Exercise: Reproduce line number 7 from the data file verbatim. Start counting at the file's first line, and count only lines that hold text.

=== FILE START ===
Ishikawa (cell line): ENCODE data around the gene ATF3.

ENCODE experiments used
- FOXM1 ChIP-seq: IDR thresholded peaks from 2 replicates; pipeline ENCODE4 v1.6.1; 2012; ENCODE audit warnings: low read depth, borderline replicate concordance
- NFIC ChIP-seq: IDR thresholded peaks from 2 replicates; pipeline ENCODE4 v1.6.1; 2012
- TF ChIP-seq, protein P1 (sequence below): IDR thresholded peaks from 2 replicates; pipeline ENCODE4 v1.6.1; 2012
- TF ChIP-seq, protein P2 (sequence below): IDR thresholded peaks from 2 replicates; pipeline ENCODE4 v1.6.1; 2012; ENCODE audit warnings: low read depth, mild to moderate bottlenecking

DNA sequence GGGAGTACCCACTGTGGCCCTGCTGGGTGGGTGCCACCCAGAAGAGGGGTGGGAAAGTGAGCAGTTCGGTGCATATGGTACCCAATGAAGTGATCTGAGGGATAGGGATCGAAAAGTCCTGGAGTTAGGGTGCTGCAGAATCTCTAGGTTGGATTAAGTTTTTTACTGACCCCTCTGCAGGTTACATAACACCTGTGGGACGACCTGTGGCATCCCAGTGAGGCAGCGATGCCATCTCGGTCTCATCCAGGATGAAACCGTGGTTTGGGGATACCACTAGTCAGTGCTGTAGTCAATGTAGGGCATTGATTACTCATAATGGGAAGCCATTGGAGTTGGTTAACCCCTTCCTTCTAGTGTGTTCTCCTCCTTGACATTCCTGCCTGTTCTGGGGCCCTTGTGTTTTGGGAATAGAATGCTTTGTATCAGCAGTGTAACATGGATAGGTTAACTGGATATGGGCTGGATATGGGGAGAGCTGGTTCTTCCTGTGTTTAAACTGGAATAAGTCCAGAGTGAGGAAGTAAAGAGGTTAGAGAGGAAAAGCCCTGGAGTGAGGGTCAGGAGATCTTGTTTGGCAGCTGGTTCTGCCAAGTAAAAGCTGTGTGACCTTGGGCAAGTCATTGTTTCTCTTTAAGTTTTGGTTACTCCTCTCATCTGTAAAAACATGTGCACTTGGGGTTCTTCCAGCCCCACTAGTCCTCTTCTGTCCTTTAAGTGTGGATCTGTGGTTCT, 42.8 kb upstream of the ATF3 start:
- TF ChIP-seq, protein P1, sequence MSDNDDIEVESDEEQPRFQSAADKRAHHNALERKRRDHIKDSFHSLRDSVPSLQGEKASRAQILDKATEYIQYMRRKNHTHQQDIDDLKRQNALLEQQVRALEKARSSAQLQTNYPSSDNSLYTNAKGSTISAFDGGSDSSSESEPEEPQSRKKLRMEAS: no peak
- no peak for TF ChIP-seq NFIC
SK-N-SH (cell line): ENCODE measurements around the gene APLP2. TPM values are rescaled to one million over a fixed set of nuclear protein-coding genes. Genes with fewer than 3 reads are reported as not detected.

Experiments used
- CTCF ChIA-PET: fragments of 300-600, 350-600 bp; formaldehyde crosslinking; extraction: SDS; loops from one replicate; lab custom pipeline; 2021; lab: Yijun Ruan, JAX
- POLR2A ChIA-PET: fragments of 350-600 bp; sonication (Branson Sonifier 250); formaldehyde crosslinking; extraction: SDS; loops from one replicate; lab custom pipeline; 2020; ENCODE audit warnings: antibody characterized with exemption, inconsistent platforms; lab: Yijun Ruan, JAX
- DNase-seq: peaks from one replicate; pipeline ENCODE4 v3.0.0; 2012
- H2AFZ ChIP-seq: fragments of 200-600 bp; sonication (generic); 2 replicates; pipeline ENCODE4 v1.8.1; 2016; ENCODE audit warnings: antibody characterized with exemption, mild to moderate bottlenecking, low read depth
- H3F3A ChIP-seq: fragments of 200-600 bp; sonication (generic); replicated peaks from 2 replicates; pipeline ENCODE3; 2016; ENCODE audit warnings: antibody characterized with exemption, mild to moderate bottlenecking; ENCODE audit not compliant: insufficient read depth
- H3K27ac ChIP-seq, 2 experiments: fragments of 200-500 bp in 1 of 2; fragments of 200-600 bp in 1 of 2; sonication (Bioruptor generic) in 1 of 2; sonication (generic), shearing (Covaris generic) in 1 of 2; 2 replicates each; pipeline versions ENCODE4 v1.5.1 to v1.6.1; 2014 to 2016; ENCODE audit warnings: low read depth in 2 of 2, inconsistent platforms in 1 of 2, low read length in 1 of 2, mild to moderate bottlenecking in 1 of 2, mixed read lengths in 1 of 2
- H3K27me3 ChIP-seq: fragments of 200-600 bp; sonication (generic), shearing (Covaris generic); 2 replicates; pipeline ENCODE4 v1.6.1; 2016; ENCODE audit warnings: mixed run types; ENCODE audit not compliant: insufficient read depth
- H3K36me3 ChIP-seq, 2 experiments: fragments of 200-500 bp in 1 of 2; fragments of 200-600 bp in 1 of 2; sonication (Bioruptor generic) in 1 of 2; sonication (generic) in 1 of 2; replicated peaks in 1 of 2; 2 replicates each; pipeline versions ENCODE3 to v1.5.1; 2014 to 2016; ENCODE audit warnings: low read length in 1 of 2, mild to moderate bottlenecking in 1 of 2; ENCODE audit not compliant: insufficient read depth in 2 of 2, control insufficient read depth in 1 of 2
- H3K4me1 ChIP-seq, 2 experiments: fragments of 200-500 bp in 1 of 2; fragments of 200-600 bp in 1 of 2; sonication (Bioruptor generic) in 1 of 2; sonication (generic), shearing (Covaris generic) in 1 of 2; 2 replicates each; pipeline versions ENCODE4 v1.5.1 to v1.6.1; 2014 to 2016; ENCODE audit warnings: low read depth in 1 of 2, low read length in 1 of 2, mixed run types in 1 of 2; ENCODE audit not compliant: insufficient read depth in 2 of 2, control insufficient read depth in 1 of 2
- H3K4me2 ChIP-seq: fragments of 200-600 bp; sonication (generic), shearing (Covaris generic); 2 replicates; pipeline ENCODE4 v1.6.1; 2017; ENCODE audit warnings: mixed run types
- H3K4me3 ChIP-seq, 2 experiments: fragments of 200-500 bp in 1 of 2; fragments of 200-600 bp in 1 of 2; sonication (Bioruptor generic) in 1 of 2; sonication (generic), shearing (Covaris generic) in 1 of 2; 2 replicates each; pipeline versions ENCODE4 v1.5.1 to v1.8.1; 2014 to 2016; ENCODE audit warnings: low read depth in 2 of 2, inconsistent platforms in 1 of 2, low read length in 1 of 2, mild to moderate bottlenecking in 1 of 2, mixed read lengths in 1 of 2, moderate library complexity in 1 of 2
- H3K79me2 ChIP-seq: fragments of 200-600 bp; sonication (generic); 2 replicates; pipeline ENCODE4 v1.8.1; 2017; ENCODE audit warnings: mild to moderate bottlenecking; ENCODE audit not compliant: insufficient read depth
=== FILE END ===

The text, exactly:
DNA sequence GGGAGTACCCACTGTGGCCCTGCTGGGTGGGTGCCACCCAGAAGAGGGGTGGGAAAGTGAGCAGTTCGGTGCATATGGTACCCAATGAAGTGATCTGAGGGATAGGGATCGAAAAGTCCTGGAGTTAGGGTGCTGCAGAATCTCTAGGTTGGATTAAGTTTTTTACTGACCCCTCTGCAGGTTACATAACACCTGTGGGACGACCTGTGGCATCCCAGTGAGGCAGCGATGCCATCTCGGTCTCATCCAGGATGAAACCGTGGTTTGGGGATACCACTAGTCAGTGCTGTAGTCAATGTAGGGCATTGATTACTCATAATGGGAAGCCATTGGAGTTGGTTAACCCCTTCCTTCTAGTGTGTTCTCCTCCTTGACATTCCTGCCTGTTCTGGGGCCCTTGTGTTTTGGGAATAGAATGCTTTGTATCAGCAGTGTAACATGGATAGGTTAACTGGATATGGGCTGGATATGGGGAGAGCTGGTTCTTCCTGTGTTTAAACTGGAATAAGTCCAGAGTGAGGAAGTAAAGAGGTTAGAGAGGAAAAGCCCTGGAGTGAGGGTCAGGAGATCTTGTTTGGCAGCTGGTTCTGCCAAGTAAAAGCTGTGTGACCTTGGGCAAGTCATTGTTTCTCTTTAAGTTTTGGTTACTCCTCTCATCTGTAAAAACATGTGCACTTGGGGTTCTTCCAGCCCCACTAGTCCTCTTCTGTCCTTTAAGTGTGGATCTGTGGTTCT, 42.8 kb upstream of the ATF3 start: